Like most people in this country, I use my two God-given feet to get around most of the time. Yes, despite all that congestion using your nether limbs to get around is still the most popular type of transport. Sometimes however you need a ride and the Friday before last I found myself in a similar situation. I had gone shopping and figured out late in the process that I couldn’t carry the bags. Like any sensible nerd, I pulled out my phone, opened the Vaya App and decided to order a ride from the shops to my home. It had been a while and the interface looked different but I did manage to send the request.
This was during the peak of peak hour and judging from the app most of the cars were far away. The closest cars were like 10 minutes away based on traffic. This is a major weakness with these ride-sharing apps I have soon come to learn. When you want someone to take you from your neighbourhood shopping centre to your home you are likely to struggle to find a ride because the journey from where most of the rides are, to your shopping centre is likely to be longer than the ride you want to take.
The mystery driver who never was
I moved closer to the main road in a bid to boost my chances of getting a ride, opened the Vaya App and tried again. After a minute of requesting the app informed me someone had accepted the request and a driver was on the way. I looked at the map and something was off.
I live in Southerton and the driver who had accepted the ride was somewhere near the Baines Hospital area. It didn’t make sense that this person and accepted my request and it didn’t take long for my scepticism to be confirmed. The driver seemed to be getting further and further away despite the app dutifully reporting a driver was on the way.
A few moments later the driver called. They had made a mistake, they said. They had just dropped someone in Southerton and for some reason, I could never understand had accepted the ride. They told me I could go ahead and cancel it. Which I promptly did.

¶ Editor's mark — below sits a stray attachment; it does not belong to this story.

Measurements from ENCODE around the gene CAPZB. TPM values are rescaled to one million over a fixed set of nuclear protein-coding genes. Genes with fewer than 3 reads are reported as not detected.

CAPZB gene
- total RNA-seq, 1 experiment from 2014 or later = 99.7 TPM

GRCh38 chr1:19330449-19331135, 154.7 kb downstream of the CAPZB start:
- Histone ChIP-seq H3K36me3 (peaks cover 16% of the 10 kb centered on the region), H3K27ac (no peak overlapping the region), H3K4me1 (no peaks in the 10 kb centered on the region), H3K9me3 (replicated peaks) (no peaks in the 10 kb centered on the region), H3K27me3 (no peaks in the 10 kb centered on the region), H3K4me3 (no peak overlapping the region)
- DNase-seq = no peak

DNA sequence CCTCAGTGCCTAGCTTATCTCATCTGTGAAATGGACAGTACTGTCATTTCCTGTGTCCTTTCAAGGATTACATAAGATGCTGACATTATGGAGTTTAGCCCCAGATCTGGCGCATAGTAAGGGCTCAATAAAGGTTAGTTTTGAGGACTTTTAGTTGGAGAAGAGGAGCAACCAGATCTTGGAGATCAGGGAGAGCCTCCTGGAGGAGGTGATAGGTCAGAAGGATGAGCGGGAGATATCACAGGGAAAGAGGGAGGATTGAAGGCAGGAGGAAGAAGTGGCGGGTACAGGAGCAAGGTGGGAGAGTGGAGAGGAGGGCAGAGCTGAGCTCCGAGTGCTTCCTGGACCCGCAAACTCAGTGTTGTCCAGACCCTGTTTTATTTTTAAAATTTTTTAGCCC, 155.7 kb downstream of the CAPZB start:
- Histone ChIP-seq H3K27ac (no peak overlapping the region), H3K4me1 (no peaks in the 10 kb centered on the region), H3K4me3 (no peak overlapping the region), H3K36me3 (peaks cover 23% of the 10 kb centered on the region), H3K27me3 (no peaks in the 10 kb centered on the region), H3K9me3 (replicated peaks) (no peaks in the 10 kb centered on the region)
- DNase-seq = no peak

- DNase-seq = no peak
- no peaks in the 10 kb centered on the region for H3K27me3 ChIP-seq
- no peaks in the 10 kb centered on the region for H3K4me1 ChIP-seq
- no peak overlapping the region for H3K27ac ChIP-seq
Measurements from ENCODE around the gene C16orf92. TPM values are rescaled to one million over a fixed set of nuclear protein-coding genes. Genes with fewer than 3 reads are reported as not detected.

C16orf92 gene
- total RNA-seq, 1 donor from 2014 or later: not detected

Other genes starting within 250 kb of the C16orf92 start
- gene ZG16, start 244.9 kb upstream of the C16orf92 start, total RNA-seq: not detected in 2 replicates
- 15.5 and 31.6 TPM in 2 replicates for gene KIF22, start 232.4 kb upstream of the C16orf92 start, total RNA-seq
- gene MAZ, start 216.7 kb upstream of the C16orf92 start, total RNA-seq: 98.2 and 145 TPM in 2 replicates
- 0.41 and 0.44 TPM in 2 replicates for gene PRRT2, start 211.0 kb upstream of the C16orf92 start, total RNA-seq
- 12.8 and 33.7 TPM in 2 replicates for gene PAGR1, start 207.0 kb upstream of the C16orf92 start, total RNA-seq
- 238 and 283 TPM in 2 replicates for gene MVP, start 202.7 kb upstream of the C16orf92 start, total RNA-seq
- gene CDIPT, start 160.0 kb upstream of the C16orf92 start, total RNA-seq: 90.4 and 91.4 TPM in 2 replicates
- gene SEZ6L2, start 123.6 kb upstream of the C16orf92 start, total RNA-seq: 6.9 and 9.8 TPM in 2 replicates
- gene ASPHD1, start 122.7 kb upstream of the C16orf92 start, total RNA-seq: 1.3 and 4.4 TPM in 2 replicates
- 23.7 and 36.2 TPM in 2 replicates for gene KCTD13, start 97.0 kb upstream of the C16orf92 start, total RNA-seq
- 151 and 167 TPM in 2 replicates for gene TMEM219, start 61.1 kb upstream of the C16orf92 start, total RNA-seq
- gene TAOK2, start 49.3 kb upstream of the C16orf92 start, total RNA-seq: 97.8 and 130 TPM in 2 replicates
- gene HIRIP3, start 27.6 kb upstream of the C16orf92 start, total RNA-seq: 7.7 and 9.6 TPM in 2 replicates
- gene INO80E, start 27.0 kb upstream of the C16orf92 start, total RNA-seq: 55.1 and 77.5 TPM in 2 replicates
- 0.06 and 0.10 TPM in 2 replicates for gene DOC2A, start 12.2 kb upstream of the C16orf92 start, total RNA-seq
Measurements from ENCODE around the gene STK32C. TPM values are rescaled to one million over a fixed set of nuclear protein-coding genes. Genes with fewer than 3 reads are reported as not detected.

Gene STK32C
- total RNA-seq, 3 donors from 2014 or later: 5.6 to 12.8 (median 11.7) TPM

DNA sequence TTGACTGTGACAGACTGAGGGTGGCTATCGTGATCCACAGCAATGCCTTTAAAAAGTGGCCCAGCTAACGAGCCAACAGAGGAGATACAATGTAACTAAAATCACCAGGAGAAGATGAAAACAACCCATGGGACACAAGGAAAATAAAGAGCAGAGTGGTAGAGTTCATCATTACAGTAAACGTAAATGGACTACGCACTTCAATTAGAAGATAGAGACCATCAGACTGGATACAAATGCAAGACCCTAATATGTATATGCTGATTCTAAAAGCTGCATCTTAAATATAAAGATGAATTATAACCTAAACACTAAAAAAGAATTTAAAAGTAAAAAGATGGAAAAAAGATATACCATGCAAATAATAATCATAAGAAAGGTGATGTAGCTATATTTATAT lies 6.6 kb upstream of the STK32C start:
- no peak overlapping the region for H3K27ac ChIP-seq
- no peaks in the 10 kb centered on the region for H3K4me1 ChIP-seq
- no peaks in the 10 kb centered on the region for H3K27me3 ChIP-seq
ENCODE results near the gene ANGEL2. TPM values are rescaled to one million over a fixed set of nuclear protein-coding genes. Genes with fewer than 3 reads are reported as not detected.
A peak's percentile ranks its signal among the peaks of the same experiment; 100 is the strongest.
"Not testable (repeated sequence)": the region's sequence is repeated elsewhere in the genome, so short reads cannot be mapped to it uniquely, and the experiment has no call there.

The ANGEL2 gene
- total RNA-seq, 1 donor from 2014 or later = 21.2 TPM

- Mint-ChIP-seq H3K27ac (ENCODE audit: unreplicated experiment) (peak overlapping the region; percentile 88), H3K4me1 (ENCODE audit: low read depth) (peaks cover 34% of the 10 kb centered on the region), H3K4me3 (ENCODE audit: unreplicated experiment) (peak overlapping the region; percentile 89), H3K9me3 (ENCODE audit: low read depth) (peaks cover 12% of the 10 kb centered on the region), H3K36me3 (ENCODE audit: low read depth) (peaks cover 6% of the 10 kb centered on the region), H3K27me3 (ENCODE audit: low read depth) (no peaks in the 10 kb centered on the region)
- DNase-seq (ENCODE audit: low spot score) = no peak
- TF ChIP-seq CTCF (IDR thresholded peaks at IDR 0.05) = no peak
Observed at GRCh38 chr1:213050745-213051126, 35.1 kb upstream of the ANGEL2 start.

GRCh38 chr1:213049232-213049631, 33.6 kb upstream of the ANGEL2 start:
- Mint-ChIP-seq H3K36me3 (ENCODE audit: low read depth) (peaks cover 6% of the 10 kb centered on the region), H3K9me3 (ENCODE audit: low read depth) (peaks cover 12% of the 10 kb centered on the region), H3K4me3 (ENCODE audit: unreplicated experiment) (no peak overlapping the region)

Eventually, I called a friend who was coming from work who braved the traffic and drove me home. As far as I was concerned that was the end of it. Then a few days later I opened the promotional tab in my Gmail and there was an invoice from Vaya asking me to pay for the trip!
Suddenly I remembered something else, I hadn’t used Vaya since 2018 and my last trip had gone similarly. I was at Mbare Musika with loads of fruits and vegetables and wanted a ride. After requesting a guy from Waterfalls had accepted the ride even though the ride was much shorter than the distance he wanted to travel to me. Again, this person had no intention of ever coming to me. He just stood there while I waited for 15 minutes while he just sat there in Waterfalls and ignored my chats.
I quickly DMed Vaya through their Twitter page and they asked for details of the ride-a ride that I never took. Oddly the invoice I got in my inbox was in RTGS even though I had selected USD as the preferred method of payment. Their support was friendly and courteous. I dutifully attached the screenshot and they told me they had escalated the issue.
To this day I am waiting for the issue to be resolved. The whole situation has revealed a major flaw in ride-sharing apps to me. Apparently making customers pay for cancellations is customary in Western countries and it also happens with apps like Uber. But what if in my case it’s the driver’s fault? How do you resolve that?